"comment": "Add table lb_people", 
      "changes": [{ 
        "createTable": { 
          "tableName": "lb_people", 
          "columns": [{ 
              "column": { 
                "name": "id", 
                "type": "int", 
                "autoIncrement": true, 
                "constraints": { 
                  "primaryKey": true, 
                  "nullable": false 
                }, 
              } 
            }, 
            { 
              "column": { 
                "name": "firstname", 
                "type": "varchar(50)" 
              } 
            }, 
            { 
              "column": { 
                "name": "lastname", 
                "type": "varchar(50)", 
                "constraints": { 
                  "nullable": false 
                }, 
              } 
            }, 
            { 
              "column": { 
                "name": "group_id", 
                "type": "int", 
                "constraints": { 
                  "foreignKeyName": "groupFK", 
                  "references": "lb_groups(id)" 
                }, 
              } 
            } 
          ] 
        } 
      }] 
    } 
  }] 
} 

Most of the properties here are fairly self-explanatory and similar to what you’d use in an SQL script to create a table. Let’s take a look at some of the extra properties.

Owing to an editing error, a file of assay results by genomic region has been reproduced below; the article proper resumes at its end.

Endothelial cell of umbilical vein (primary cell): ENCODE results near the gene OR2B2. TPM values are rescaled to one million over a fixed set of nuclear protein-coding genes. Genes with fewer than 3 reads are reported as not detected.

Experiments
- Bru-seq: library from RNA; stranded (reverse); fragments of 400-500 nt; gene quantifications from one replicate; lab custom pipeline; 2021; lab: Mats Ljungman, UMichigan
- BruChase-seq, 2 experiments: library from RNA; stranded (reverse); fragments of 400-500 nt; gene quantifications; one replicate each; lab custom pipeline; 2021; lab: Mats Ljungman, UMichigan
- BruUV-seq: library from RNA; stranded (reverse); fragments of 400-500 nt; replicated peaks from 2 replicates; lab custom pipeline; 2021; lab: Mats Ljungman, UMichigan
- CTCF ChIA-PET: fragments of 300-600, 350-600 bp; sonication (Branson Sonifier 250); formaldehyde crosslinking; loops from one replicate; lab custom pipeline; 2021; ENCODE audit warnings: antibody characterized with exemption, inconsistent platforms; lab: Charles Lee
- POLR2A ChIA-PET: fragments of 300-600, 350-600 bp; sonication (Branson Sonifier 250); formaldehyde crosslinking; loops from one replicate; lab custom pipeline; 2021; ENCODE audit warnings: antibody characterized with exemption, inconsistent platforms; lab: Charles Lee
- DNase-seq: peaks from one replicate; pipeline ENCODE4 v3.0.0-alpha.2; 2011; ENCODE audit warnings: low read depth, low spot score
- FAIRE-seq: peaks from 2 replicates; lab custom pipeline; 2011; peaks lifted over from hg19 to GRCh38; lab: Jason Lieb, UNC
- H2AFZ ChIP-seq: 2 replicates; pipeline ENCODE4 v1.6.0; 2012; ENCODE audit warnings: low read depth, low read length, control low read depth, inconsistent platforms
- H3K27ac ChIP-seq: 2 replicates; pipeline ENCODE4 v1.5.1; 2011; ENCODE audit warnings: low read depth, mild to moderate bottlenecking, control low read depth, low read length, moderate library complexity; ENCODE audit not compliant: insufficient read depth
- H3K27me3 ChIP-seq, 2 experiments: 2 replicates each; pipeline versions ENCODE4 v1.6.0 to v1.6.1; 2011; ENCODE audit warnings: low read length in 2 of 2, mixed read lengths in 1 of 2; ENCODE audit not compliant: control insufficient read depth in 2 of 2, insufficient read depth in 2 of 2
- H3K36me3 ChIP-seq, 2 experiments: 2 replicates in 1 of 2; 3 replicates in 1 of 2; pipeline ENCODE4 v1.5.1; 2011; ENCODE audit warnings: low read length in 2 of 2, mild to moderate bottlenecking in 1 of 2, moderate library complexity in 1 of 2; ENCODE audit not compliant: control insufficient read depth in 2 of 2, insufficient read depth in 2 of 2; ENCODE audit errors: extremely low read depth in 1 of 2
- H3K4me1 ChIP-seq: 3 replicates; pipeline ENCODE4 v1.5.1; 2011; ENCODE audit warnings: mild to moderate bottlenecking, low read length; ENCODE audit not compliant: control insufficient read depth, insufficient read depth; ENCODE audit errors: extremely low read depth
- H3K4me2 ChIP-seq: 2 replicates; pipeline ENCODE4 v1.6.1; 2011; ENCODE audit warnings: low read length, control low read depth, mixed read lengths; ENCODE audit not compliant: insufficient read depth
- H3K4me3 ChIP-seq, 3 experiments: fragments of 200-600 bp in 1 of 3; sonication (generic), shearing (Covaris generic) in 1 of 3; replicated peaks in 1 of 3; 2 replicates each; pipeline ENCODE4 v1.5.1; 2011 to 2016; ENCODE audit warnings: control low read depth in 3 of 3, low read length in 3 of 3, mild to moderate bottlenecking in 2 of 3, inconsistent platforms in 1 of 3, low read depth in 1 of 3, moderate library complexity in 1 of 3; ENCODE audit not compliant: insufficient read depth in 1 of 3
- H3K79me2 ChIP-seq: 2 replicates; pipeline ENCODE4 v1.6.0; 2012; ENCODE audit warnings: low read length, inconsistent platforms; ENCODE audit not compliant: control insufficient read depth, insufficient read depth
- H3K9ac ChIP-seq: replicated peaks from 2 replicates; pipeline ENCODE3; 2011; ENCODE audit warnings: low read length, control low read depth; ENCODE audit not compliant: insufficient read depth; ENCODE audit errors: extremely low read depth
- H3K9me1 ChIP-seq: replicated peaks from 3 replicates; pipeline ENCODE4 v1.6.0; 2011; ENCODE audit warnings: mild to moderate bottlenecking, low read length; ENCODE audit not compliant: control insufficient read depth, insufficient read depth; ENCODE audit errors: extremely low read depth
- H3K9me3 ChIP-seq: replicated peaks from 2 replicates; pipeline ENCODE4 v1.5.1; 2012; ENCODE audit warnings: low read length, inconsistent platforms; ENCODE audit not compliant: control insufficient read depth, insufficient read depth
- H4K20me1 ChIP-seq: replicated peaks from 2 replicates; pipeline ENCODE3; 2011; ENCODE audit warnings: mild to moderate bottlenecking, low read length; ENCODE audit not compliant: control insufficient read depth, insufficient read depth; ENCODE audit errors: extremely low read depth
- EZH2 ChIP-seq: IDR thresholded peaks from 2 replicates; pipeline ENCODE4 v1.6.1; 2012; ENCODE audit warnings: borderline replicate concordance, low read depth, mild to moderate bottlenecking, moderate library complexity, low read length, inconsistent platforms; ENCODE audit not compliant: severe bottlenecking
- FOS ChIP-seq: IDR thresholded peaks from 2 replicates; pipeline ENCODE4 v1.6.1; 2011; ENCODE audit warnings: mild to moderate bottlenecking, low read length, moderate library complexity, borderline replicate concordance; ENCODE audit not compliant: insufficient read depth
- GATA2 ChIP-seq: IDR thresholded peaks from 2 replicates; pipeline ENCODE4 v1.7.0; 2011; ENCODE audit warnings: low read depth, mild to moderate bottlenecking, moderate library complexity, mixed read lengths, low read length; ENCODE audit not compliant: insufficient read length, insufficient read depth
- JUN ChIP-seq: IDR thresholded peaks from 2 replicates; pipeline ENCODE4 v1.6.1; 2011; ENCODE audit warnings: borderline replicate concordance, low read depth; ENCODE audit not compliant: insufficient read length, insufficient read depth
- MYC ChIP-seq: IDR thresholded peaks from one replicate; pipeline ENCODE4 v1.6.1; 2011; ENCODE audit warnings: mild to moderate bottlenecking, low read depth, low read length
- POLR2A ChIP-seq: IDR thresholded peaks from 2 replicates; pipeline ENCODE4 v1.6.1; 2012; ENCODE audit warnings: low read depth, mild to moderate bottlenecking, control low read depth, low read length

Liquibase uses Id and author combined with the file name and package to uniquely identify a changeset. The Id and author values can be any string you’d like, but you should use values that will have meaning in your process.

The preConditions array is a list of conditions that Liquibase will check before running the changes. In this example, I’m making sure that I’m connected to the correct schema lb_demo before adding the tables. The linked documentation has a long list of other conditions you can use.

And finally, the comment value will be included in the Liquibase database changelog table (discussed below) and in the documentation generated by Liquibase.

Run It

Warning: When you run Liquibase, it executes the changes you defined. There is no “Are you sure?” prompt and there are not separate commits.

Run this command: liquibase update.

Connect to your database with your favorite SQL tool and inspect the changes. If this is the first time Liquibase has been run, you should have two new tables that Liquibase uses to control and log the changes: databasechangeloglock and databasechangelog. Take a look at the databasechangelog table to see what dataLiquibase tracks for the changes. You should also see the two new tables, lb_groups and lb_people, defined in the changesets above.

Example 2: Roll Back Changes

Liquibase includes the ability to automatically roll back certain changes. Let’s add a column and roll it back.